Juan Paniagua, (right) one of the tutors in the Calculus Project at Brookline High School, with a student in 2015.Jim Davis

Although the Calculus Project is geared to certain children, Mims has been unequivocal that no student of any race is turned away from participating. But, in a move now all too familiar in the post-Trump era, conservative white parents are deploying accusations of reverse discrimination to hoard opportunities. Their message is clear — the pie is not big enough for everyone to share, so whatever small slice others receive infringes upon their consumption of the entire pie. It is the same injurious logic that fuels attacks on how history is taught and seeks to dismantle affirmative action.


Though this is certainly not their intention, the efforts of groups like Parents Defending Education actually serve to bolster the necessity for antiracist education. If these adults had been properly educated on the harms of structural racism and its longstanding social and educational repercussions for our society as a whole, they might understand the necessity of programs like the Calculus Project. If our education system had not failed these adults, they may have had the knowledge, humility, and depth of understanding to recognize where unfair inequities come from — i.e., discriminatory policies — and to know that our country has both a responsibility and an urgent need to address inequities through policy change. They may have understood that when entire groups of students receive fewer and worse educational opportunities, we leave immeasurable untapped human potential on the table.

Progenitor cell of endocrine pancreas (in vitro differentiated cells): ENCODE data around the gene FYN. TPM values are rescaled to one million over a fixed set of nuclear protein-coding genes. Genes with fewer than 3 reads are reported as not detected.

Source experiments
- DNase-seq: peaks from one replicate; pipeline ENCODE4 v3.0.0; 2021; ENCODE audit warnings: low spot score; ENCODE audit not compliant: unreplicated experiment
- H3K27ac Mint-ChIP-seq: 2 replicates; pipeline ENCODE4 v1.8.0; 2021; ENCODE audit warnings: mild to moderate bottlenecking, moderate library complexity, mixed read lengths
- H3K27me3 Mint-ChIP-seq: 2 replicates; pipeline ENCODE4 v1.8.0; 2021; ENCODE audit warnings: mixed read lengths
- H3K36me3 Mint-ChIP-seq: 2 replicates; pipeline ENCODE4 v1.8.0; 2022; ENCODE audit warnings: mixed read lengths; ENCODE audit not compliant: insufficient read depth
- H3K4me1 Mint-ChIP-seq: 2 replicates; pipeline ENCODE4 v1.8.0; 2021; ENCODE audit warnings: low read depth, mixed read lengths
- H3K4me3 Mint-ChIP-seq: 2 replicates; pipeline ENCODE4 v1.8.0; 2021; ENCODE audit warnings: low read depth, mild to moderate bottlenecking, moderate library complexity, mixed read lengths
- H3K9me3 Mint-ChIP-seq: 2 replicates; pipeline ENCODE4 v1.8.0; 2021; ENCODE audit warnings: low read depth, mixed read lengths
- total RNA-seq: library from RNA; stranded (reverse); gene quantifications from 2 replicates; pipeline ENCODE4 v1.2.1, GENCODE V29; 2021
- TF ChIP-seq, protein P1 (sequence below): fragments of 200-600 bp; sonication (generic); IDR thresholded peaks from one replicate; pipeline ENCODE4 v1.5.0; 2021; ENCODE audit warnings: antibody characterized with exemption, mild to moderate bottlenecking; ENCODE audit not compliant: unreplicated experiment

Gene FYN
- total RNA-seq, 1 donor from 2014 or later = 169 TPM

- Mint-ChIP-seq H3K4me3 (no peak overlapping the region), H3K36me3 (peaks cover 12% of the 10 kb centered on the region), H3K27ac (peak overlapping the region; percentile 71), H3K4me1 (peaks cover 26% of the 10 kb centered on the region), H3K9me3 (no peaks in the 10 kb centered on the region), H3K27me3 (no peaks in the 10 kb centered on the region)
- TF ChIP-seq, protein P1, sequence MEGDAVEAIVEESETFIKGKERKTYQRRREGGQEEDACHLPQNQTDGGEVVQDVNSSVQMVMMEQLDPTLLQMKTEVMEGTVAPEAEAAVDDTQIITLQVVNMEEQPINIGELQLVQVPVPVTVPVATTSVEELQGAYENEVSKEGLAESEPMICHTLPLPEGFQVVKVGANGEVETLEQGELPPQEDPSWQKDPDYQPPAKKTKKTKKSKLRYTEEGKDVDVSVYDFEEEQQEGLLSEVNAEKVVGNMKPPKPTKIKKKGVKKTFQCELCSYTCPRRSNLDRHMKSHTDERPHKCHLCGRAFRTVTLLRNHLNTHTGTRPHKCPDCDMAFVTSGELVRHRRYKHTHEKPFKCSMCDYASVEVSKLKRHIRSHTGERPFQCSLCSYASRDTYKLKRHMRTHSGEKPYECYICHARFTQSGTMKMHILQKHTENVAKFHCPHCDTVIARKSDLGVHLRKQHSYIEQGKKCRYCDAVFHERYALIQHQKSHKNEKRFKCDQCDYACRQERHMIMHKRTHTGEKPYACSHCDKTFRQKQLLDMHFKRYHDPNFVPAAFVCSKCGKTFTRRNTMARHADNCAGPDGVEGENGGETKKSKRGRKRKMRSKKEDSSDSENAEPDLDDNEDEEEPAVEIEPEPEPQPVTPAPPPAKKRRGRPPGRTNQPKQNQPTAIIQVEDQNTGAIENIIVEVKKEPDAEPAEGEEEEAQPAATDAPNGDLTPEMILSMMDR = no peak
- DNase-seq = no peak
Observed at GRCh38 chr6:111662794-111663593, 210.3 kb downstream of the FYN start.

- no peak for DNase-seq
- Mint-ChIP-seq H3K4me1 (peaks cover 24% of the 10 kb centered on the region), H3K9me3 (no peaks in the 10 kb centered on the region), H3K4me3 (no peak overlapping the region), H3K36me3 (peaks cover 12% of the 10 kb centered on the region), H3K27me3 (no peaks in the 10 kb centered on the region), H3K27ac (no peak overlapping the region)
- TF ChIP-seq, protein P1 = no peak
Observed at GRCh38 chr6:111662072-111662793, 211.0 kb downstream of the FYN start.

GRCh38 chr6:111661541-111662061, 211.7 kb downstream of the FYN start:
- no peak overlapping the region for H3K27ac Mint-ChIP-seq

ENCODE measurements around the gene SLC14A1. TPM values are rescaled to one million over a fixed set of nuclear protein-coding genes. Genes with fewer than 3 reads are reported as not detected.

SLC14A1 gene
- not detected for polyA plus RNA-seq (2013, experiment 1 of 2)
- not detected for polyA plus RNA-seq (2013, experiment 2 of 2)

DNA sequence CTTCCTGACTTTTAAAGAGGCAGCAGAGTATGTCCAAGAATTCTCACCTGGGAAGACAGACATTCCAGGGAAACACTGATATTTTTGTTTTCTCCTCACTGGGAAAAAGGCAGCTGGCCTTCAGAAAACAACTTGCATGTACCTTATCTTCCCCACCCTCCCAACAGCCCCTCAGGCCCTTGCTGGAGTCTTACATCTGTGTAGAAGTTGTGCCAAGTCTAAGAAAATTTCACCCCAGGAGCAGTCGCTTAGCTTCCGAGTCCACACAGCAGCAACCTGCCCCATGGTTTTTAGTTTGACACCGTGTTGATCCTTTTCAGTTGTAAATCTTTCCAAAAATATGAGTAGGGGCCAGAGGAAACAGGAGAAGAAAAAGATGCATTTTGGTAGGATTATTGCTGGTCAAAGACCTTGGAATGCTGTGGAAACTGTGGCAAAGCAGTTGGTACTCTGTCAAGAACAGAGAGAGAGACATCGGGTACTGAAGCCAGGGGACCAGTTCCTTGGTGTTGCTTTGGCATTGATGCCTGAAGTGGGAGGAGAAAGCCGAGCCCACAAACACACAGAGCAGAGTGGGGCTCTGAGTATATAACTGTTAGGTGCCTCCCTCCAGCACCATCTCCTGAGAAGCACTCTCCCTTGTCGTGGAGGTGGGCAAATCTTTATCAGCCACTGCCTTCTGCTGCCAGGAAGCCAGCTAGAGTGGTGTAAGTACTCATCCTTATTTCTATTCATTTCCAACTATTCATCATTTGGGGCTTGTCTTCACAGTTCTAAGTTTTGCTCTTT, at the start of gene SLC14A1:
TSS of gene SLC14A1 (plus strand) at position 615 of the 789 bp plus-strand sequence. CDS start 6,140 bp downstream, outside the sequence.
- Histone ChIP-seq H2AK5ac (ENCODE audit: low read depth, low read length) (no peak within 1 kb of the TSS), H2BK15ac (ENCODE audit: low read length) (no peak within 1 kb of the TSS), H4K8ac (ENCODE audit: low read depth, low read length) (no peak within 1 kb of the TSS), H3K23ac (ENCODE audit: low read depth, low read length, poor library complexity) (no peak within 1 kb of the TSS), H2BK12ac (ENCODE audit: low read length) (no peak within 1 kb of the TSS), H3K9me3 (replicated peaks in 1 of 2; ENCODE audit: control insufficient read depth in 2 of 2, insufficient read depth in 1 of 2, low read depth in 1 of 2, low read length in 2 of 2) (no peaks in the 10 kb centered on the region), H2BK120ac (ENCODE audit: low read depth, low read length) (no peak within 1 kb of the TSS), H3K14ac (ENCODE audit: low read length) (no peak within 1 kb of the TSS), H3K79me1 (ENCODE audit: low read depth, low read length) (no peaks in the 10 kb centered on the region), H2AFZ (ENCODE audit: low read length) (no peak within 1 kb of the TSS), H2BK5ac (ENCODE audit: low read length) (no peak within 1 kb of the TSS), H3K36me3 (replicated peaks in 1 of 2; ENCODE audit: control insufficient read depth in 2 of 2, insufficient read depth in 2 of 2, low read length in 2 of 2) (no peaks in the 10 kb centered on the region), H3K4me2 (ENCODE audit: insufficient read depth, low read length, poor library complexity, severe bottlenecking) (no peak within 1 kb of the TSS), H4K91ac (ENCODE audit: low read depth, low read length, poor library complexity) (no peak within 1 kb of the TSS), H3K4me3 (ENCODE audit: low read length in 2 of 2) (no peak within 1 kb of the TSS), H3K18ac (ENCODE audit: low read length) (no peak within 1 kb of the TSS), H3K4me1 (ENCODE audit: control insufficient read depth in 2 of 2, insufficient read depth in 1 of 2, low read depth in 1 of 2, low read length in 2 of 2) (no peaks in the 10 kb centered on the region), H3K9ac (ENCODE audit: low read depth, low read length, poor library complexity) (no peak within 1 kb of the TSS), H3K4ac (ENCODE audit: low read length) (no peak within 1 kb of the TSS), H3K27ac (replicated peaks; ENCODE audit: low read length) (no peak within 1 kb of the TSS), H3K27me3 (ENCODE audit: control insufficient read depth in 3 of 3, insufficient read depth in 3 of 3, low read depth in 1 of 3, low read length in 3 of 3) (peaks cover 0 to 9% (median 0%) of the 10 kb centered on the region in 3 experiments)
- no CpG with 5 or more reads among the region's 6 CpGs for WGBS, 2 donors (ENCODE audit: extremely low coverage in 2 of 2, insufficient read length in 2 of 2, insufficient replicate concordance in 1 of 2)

As Heather McGhee astutely points out in “The Sum of Us,” while Black people are the primary victims of racism, it takes a toll on white people as well. And as research has long confirmed, when we serve the students who are the most marginalized, everyone benefits.

When I asked my sons and some of their friends about the impact of the Calculus Project, they shared the following: “It taught us about social justice and made learning math fun.” “I enjoyed getting to practice math while getting to talk with my friends.” “I liked being able to learn in a classroom with friends.”


In other words, what resonated for these Black boys being raised in our predominantly white suburb was how the Calculus Project fostered their sense of belonging, which only increased their engagement and advanced them as math scholars. That alone should be enough for us all to champion the work of this program. As Mims declared in a statement about this attempt to stir controversy, “The mission and the work of the Calculus Project is the right thing to do. . . . Efforts to undermine this important work only strengthens our resolve to do what is right.”

Régine Michelle Jean-Charles is dean’s professor of culture and social justice and director of Africana studies at Northeastern University. Her most recent book is “Looking for Other Worlds: Black Feminism and Haitian Fiction.”